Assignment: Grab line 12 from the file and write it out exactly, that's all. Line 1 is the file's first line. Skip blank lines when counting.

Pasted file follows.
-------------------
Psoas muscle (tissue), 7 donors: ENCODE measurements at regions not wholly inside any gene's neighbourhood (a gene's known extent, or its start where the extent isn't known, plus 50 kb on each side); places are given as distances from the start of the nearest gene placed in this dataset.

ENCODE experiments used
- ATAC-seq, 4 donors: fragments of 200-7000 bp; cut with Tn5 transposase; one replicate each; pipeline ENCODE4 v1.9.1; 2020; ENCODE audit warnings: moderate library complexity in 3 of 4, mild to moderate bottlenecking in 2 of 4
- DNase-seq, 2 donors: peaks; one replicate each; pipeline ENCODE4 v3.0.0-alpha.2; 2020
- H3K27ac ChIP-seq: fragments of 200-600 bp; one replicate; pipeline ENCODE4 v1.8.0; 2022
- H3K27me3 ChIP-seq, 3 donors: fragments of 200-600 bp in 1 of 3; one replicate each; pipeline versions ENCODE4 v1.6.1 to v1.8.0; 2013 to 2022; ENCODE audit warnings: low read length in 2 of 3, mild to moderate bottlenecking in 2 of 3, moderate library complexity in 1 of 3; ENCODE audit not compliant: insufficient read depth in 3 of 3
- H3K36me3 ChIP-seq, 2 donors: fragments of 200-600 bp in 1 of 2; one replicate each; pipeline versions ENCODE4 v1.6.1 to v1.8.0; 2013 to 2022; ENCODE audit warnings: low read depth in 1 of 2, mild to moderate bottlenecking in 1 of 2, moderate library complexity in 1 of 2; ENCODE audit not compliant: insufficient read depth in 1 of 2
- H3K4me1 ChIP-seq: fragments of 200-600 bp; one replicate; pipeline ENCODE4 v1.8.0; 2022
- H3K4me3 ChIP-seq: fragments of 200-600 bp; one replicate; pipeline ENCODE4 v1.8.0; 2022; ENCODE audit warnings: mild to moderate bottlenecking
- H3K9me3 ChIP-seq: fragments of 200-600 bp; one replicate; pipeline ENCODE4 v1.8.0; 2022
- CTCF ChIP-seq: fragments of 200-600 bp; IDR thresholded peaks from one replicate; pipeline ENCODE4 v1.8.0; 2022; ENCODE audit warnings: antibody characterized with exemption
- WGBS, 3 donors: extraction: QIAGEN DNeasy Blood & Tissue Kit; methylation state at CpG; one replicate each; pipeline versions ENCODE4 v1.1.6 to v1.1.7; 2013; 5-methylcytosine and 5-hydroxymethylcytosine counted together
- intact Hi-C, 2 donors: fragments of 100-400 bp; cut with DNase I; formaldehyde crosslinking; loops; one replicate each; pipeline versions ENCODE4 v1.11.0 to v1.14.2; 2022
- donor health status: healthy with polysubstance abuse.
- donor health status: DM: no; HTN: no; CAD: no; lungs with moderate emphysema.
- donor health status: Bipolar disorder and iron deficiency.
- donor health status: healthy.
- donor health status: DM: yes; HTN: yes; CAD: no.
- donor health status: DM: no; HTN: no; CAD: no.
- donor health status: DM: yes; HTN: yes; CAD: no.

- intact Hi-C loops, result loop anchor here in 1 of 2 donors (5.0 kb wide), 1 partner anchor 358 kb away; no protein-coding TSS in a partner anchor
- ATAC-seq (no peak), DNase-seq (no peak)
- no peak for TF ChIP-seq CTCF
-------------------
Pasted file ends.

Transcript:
- WGBS, 3 donors: extraction: QIAGEN DNeasy Blood & Tissue Kit; methylation state at CpG; one replicate each; pipeline versions ENCODE4 v1.1.6 to v1.1.7; 2013; 5-methylcytosine and 5-hydroxymethylcytosine counted together